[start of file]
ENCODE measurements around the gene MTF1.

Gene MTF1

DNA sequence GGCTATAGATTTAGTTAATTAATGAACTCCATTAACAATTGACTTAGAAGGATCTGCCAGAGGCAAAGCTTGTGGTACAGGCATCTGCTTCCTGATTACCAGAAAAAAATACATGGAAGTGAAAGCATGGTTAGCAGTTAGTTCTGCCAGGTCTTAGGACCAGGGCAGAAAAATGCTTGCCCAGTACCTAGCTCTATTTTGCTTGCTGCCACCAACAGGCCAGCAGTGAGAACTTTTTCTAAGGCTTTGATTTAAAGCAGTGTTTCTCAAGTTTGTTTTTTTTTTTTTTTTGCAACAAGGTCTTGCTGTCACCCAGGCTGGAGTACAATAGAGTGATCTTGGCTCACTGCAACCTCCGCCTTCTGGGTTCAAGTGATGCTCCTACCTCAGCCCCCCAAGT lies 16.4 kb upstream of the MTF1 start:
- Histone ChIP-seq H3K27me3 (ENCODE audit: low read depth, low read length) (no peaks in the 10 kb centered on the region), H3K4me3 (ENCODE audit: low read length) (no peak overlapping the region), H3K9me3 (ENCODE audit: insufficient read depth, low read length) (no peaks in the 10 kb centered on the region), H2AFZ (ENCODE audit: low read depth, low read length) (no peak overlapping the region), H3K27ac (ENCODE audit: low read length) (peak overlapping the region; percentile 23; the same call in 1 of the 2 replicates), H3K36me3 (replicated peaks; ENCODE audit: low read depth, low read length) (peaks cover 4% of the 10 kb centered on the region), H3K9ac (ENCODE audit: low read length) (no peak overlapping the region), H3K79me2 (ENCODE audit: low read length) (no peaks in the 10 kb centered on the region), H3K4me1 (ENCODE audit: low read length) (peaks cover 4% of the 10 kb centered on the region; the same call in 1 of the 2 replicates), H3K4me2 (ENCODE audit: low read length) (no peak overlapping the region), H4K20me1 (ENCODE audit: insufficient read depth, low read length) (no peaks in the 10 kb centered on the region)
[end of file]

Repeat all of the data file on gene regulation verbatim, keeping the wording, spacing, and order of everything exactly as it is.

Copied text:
ENCODE measurements around the gene MTF1.

Gene MTF1

DNA sequence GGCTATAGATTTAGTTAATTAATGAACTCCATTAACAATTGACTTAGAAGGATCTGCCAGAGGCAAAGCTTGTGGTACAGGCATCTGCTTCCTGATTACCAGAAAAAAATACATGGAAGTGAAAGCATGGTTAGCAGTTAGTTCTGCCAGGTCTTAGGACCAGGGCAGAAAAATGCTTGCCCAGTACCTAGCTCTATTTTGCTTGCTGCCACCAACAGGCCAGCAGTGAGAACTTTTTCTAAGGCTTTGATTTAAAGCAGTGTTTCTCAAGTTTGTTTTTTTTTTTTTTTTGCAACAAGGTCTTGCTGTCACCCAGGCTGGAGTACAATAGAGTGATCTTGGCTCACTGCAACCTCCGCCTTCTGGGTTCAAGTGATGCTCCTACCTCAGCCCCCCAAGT lies 16.4 kb upstream of the MTF1 start:
- Histone ChIP-seq H3K27me3 (ENCODE audit: low read depth, low read length) (no peaks in the 10 kb centered on the region), H3K4me3 (ENCODE audit: low read length) (no peak overlapping the region), H3K9me3 (ENCODE audit: insufficient read depth, low read length) (no peaks in the 10 kb centered on the region), H2AFZ (ENCODE audit: low read depth, low read length) (no peak overlapping the region), H3K27ac (ENCODE audit: low read length) (peak overlapping the region; percentile 23; the same call in 1 of the 2 replicates), H3K36me3 (replicated peaks; ENCODE audit: low read depth, low read length) (peaks cover 4% of the 10 kb centered on the region), H3K9ac (ENCODE audit: low read length) (no peak overlapping the region), H3K79me2 (ENCODE audit: low read length) (no peaks in the 10 kb centered on the region), H3K4me1 (ENCODE audit: low read length) (peaks cover 4% of the 10 kb centered on the region; the same call in 1 of the 2 replicates), H3K4me2 (ENCODE audit: low read length) (no peak overlapping the region), H4K20me1 (ENCODE audit: insufficient read depth, low read length) (no peaks in the 10 kb centered on the region)